It's been a long year--exactly, more or less, as long as any other year. Now that 2012 has already ended in Australia, it's time for me to look back (quickly!) before we follow the lead of those koala-feeding Vegemite addicts. Since everyone who might even possibly be reading this entry has surely already read every entry leading up to it (Right? I mean, who reads the last page first?) . . . I'll only hit the moments that I previously left out of this blog. You may ask yourself how I missed blogging about these moments when they happened. Well . . . like I said . . . it's been a long year.
Here's what I did in 2012:
In January, I got new headshots (left) and did a mass mailing to agents. Strangely, no agents invited me in to audition. I think it has something to do with my resume, because the image captures me exactly.
In February, I starred in The Transporter IV. I won a "Roomie," which is the Chicago equivalent of an Oscar.
In March, I booked my first print ad, for The Peggy Notebart Nature Museum. The snake got equity rates. I'm considered an extra.
Running out of funds in April, I got a job as a bouncer. Those are not my fingers.
In May, I tripped.
In June, still low on funds, I got a great group rate on a tour of Wrigley Field. All I had to do was pretend to be a first grader. As I am an accomplished actor, this was simple. No one suspected a thing.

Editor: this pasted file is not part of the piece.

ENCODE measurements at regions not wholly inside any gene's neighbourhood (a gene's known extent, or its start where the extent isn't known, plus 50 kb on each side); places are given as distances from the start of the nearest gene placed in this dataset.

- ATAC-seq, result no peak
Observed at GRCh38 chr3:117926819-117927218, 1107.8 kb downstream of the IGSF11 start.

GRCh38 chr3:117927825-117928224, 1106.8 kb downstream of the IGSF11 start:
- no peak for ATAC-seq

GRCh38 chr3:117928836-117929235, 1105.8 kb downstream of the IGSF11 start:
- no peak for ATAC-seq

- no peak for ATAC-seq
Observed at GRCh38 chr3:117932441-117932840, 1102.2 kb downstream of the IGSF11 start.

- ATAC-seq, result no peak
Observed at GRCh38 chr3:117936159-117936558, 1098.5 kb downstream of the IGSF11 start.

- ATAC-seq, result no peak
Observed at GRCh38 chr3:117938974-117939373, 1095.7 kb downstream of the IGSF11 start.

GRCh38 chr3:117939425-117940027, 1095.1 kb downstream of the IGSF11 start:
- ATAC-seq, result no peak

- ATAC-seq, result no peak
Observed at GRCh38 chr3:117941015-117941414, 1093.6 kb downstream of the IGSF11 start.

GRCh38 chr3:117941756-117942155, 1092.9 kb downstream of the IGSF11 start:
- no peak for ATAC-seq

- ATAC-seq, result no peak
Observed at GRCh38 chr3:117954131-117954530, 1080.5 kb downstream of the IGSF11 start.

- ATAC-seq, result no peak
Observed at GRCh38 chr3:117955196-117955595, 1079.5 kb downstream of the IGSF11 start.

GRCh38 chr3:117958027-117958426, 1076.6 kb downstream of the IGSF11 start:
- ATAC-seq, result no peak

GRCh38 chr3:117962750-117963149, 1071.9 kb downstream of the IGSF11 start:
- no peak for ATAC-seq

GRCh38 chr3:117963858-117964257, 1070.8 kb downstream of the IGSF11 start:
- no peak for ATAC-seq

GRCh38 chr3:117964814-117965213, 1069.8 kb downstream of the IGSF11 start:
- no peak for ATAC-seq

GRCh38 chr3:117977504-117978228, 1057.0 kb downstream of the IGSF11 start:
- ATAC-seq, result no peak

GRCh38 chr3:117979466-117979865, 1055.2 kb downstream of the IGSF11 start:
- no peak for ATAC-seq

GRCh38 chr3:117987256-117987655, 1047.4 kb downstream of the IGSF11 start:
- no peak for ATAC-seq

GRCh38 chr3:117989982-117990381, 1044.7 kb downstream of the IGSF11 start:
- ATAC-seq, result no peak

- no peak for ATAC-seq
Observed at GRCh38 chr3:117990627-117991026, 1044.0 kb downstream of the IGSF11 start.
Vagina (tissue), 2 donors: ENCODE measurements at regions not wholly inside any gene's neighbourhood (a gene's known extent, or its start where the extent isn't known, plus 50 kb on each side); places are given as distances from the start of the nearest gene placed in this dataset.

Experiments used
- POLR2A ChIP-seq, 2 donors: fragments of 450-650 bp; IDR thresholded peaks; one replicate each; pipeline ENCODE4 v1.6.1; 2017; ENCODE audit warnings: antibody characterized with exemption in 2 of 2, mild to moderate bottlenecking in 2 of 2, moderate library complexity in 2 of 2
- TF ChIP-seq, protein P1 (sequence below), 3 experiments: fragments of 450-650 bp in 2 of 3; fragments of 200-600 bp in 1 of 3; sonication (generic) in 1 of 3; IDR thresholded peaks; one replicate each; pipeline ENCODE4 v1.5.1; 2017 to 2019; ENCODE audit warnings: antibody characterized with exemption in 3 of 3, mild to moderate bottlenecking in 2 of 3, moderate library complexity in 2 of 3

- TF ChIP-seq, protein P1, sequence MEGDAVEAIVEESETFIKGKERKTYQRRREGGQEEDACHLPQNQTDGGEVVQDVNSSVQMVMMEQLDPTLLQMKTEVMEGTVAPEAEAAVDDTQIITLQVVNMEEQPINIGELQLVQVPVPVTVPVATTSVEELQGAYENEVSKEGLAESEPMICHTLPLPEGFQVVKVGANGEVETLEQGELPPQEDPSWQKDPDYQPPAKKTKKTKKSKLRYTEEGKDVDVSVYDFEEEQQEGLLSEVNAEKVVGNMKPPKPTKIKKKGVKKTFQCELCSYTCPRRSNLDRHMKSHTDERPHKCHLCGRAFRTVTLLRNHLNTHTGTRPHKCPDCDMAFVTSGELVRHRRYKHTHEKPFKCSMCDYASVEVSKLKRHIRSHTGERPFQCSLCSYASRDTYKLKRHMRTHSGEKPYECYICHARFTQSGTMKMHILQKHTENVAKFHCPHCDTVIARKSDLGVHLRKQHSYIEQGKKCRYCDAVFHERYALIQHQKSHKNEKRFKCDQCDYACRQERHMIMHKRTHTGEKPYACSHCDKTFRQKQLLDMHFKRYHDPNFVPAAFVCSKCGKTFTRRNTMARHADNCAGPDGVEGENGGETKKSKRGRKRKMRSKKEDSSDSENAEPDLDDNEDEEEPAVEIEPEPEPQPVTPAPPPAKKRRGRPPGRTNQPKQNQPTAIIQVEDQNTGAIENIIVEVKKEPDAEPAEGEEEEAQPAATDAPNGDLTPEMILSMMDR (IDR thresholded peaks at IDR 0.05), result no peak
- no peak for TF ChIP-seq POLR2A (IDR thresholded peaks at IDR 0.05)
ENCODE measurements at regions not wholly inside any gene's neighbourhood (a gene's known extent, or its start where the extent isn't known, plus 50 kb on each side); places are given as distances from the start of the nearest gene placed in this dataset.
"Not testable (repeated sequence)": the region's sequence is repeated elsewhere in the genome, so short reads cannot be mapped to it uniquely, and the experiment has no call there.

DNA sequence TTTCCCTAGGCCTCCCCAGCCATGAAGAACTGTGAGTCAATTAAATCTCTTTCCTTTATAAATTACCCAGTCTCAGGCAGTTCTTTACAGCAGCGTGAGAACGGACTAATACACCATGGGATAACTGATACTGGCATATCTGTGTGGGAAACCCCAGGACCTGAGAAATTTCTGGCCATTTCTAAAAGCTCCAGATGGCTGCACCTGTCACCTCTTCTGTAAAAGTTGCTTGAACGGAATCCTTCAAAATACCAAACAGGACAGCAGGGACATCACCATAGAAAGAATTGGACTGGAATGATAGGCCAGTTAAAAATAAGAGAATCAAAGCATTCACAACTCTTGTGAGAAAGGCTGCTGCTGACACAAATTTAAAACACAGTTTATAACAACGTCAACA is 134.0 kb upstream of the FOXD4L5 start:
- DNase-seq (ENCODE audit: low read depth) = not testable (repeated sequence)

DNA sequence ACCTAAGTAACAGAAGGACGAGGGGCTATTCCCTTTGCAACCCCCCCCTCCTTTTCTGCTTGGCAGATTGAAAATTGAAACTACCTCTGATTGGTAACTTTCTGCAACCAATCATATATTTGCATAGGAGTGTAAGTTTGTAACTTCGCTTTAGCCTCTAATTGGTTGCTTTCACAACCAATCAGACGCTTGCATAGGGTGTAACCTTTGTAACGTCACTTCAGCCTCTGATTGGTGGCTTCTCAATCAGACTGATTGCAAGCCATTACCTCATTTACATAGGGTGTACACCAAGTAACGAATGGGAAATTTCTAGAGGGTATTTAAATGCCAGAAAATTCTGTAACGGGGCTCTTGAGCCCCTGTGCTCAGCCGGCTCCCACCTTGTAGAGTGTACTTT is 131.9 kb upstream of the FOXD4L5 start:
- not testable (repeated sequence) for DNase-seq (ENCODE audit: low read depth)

In July, I got a job at Walgreens, which is based in Chicago. I took my job very seriously and began every conversation with, "I'm afraid I have some bad news."
In August, I reignited my career as a Dungeons and Dragons illusionist. I learned fifteen variations of the cantrip "Dancing Lights" when I was in high school. It was easy to pick it back up.
In September, I took my impersonation of a first grader to the next level and reenrolled in elementary school, just in time for school photo day. This is one of the only existing photographs of me without a soul patch.
No one was fooled, and I was forced to become a teacher.
In October, I was invited to give a motivational speech to a television.
In November, my lucky suspenders could not save me from my own feet, and I tripped again, this time in front of an audience. How embarrassing! People laughed at me.
In December, I got new headshots. They're not as good as the ones I used last year, but I'm going to update my resume and see what happens. Everyone knows that people in the television, film, and advertising industry value substance over looks anyway.